For the advantages offered by microalgae over other crop plants, the former has gained significant attention where production of biodiesel is concerned. Recent research has primarily reported identification of microalgal strains possessing high lipid synthesizing potentials and determination of suitable growth conditions which promote best lipid productivities [12,13].

Previous studies have reported higher neutral lipid (particularly triacylglycerol) accumulation in microalgal cells resulting from nutrient (nitrogen or phosphorous) [14,15]. However, it was often observed that nutrient stress induced rise in lipid productivity was paralled by a corresponding decrease in biomass productivity which in turn suppressed lipid productivity [13] rendering this process highly unsuitable for biodiesel production on a wide scale. Instead, determination of cultivation conditions that favored high biomass productivity were considered as more efficient method of ensuring elevation of total lipid productivity [13]. In this context it may be mentioned that large scale production of microalgal biofuel is economically more viable in comparison to other sources of biofuel and might be considered as a suitable substitute of fossil fuel if it is made available in sustainable quantities.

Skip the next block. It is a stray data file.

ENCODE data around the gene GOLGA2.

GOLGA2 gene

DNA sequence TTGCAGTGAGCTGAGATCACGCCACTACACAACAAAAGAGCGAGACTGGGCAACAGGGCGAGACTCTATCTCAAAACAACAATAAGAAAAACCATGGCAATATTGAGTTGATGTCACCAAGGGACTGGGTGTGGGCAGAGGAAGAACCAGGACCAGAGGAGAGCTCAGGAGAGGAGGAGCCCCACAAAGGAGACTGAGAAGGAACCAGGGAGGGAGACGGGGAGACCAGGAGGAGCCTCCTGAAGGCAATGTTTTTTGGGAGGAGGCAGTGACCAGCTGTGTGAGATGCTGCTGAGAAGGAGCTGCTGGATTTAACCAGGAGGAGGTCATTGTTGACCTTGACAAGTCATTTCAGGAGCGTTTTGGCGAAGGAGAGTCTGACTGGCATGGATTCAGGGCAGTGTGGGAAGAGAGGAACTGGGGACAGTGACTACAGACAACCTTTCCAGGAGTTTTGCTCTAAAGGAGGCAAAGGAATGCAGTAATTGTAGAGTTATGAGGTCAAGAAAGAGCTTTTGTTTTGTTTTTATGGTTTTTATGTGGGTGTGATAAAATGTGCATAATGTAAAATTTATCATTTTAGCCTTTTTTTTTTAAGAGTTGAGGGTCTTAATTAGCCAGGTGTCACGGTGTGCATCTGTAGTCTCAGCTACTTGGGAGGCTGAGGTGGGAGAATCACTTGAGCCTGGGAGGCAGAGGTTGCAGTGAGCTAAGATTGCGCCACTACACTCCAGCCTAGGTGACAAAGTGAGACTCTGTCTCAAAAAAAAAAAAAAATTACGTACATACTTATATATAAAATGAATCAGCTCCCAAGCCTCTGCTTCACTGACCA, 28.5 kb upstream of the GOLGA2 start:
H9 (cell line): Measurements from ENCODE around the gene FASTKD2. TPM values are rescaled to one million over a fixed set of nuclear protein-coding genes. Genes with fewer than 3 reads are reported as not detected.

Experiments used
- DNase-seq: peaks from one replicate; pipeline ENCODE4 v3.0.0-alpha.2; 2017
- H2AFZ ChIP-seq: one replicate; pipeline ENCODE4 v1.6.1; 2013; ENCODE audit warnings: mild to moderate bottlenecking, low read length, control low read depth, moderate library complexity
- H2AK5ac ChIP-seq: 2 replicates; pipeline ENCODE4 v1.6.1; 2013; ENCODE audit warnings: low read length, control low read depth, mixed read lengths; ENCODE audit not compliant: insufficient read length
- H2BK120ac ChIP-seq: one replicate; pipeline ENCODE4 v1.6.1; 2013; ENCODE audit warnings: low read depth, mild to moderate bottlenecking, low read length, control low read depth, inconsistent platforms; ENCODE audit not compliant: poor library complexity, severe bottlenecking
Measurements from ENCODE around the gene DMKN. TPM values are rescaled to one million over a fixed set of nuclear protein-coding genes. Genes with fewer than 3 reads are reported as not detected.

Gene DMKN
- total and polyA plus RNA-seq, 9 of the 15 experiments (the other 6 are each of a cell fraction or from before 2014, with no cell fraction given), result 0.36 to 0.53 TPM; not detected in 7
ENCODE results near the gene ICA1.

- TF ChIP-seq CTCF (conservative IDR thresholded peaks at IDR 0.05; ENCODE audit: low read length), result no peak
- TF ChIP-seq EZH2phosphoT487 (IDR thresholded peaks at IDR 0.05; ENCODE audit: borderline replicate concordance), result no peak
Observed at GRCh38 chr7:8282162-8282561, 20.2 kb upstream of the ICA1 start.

Background

Biodiesel, a combination of fatty acid alkyl esters, is mostly obtained from transesterification of plant lipids composed primarily of triglycerides (90–98 weight %), free fatty acids (1–5%) along with minute quantities of mono and diglycerides, phospholipids, carotenes, tocopherols, traces of water, etc. [16]. Transesterification is a series of reversible reactions, whereby, triglycerides are transformed to diglycerides, to monoglycerides and finally yield biodiesel (alkyl esters) with byproducts (glycerol) [17].